by Tom Owen-Towle
Riding paradoxes is apparently our peculiar niche as liberal religionists. Who really wants existence tidily wrapped up? Who covets convictions set in stone? Plenty of people to be sure, but not Unitarian Universalists.
We seem to pitch our tents between mysticism and humanism, theism and naturalism, belief and doubt, devotion and skepticism. We are a reasonable religion with mystical sensibilities. My colleague Frances West puts it sagely: "The humanist and the theist live in me, each sometimes puzzled by the presence of the other, but willing to keep talking. So may it continue." Mystical humanism or as someone has awkwardly put it, "humanisticism" is perhaps the principal ambiguity Unitarian Universalists must harness, then ride. Some do it sidesaddle, tentatively; others with both hands to the reins, galloping full-bore ahead. Regardless, it provides a spirited jaunt!
Blaise Pascal, an eminent seventeenth-century apologist for the Christian religion as well as a mathematician and an experimental scientist, divided humankind into three groups: those who know God and love God; those who do not know God but seek God; and those who neither know nor seek God. These distinctions roughly represent the categories of affirmatist, agnostic, and atheist. It's the manifest strength of Unitarian Universalism that, within our theological embrace, adherents can honestly assume all three positions at different junctures in their journey, or even concurrently, and still be considered an honorable religious quester.
When the three A's atheism, agnosticism, and affirmatism are clasped in resourceful tension, one's religious identify becomes hale and hearty, for each attitude brings a valuable gift to the theological table, providing a system of checks and balances. Pascal noted as much in his confessional volume, Pensées: "Denying, believing, and doubting completely are to humans what running is to a horse." Atheism is a purifying influence, eliminating obsolete or abhorrent renditions of the divine. Agnosticism supplies the essential gift of measured indecision, challenging earthlings to handle the sacred lightly without forcing it into formulas, or, as Rilke said, to "live in the questions" rather than yielding to certitude or apathy. Affirmatism unflinchingly insists upon the inherent sacredness of existence, announcing what Thoreau called "the lurking-places of God."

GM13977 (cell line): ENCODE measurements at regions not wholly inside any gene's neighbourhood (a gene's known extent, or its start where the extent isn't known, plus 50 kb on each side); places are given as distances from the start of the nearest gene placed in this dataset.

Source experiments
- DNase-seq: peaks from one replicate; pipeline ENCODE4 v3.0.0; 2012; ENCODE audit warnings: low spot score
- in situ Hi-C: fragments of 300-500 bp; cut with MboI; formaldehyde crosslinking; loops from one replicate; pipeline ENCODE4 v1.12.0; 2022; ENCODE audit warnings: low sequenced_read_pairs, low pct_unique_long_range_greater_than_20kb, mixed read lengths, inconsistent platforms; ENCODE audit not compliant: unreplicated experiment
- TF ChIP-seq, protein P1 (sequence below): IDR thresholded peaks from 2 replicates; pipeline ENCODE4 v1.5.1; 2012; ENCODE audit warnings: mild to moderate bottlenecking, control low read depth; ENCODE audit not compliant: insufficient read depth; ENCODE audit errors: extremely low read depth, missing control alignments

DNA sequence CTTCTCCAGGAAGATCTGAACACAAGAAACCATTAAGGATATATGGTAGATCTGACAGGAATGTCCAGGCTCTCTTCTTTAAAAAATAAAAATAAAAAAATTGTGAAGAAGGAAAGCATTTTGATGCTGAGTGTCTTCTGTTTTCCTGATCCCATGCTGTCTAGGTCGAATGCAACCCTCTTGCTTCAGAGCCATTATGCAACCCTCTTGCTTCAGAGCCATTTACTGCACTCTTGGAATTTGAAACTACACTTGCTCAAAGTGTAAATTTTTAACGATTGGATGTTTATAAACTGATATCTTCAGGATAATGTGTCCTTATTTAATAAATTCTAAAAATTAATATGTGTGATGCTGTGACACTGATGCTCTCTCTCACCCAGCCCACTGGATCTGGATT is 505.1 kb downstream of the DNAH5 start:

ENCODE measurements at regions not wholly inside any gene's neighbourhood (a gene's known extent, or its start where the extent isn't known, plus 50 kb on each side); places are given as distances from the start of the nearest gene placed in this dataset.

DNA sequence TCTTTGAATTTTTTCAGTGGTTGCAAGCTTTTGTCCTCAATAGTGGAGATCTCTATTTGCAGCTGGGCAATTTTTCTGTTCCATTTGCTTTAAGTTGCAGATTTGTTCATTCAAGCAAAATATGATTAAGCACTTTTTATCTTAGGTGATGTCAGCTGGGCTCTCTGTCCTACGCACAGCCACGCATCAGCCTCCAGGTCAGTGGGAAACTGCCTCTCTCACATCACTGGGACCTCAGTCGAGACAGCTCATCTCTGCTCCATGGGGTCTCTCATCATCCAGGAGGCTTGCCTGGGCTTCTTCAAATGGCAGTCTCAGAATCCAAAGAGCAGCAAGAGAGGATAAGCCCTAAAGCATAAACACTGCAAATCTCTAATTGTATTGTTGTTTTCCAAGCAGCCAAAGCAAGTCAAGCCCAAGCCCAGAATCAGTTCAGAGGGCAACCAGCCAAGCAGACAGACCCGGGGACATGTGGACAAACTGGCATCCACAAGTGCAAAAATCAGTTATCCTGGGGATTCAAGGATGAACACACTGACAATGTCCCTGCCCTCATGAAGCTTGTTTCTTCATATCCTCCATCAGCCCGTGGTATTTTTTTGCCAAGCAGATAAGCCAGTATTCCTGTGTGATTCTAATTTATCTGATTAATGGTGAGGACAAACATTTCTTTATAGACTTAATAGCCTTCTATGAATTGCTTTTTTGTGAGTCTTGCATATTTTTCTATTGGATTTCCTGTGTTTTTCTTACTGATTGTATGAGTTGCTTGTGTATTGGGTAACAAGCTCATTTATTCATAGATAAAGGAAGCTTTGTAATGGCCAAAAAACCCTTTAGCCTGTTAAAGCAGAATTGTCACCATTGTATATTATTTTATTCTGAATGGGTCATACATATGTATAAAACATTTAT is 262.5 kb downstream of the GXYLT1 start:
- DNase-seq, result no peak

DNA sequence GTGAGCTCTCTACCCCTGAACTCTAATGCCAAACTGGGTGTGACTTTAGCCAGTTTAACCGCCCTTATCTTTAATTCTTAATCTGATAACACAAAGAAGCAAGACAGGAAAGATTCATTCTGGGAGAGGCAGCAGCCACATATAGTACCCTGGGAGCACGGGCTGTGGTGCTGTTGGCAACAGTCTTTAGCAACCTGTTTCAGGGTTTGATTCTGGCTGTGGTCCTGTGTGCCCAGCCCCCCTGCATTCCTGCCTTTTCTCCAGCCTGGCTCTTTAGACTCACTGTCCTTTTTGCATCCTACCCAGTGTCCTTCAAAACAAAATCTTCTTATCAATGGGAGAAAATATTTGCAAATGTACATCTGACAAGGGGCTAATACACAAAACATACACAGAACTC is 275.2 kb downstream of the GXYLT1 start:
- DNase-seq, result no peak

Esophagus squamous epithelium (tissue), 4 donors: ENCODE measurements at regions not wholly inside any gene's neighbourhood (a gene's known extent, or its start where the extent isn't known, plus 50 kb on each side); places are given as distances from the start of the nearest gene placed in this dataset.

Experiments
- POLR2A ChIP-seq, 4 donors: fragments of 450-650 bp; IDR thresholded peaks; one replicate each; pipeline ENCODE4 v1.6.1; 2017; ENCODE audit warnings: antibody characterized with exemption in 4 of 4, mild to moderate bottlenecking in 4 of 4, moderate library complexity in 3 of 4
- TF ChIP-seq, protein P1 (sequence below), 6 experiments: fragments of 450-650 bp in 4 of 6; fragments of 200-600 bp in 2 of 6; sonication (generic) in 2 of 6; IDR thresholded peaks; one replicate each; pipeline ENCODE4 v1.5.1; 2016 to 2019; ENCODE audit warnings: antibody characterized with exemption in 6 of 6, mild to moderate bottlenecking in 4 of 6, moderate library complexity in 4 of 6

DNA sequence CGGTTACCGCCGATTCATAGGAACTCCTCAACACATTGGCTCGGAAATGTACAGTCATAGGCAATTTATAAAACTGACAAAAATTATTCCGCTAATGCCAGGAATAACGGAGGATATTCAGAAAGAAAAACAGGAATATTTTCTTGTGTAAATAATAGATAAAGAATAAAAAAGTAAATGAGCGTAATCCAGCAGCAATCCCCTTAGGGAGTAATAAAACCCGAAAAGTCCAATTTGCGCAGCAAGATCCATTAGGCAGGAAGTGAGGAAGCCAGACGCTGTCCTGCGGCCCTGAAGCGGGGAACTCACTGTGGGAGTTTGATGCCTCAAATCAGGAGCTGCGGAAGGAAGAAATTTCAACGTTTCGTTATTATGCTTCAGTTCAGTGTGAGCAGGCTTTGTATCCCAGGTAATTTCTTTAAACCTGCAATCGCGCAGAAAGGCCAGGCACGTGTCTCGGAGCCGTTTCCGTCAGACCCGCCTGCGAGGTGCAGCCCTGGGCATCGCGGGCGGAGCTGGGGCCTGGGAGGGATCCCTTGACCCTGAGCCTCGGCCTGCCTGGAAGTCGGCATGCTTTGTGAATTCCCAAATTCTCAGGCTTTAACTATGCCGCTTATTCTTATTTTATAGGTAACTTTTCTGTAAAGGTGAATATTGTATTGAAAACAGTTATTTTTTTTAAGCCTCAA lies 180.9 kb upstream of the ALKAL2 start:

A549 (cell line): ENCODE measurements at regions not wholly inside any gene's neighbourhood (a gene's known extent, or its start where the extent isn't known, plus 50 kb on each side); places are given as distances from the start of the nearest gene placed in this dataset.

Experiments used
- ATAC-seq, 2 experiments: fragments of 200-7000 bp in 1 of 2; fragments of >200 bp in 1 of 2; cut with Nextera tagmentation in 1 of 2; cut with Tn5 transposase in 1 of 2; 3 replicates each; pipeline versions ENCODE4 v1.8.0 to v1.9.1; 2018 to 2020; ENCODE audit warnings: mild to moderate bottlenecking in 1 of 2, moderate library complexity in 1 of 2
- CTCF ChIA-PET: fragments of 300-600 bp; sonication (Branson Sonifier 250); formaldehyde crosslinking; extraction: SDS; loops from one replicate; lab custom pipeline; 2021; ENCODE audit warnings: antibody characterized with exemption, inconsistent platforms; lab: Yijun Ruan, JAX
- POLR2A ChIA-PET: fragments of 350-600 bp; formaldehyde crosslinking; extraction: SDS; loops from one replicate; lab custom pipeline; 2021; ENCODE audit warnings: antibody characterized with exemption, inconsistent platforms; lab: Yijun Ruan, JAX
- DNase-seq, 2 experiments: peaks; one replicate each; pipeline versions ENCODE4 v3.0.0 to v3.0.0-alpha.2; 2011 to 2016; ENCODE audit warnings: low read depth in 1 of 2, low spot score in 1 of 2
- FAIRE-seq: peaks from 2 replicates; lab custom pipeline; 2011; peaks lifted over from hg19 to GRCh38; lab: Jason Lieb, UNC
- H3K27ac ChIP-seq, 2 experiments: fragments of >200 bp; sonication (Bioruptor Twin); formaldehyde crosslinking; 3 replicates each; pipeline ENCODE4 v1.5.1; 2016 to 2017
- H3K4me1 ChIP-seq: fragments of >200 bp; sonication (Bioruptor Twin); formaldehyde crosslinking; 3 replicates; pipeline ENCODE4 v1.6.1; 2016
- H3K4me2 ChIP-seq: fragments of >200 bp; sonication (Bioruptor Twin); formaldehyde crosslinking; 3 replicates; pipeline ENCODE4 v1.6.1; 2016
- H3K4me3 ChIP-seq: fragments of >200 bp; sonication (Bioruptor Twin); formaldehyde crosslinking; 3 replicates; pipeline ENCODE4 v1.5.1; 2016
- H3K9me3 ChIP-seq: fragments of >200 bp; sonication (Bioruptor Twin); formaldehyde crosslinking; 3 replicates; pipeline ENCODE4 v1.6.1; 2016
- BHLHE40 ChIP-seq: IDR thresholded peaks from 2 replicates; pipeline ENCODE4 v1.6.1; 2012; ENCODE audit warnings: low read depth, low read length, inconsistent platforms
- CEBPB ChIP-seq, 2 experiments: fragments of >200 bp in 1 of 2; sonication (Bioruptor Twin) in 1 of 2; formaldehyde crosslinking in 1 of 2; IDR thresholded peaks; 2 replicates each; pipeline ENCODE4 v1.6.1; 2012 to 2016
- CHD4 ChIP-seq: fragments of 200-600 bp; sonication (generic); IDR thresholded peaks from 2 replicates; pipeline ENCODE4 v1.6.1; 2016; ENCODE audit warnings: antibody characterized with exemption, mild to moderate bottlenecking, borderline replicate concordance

William Blake's admonition obtains: "Without contraries, there is no progression." Healthy atheism produces a more inventive agnostic, while affirmation impels us to be more supple atheists and agnostics. Holding these paradoxes keeps both our suspicious and gullible proclivities from running amok.
While entertaining the singular wisdom of all three approaches, Unitarian Universalists proceed cautiously along the soulful journey, for each interpretation harbors its own shadows as well. The atheist is susceptible to hollowness of soul and horizon. The agnostic is vulnerable to disinterest or what Herman Melville called "the brutality of indiscriminate skepticism." The affirmatist can unwittingly become a sanctimonious crusader.
Our culture yearns for individuals who are theologically ambidextrous, who reflect an attitude of our forebear Ralph Waldo Emerson: "If you believe, suspend your belief. If you doubt, take a leap of faith!" Such is the curious destiny of the liberal religious heritage we claim as Unitarian Universalists.
The Rev. Tom Owen-Towle is the author most recently of Wrestling with God: A Unitarian Universalist Guide for Skeptics and Believers (Barking Rocks, 2002; $12.95), from which this passage is adapted. Available from the UUA Bookstore, (800) 215-9076. (A discussion facilitator's handbook is also available; $5.95.) Owen-Towle is co-minister emeritus of the First Unitarian Universalist Church in San Diego.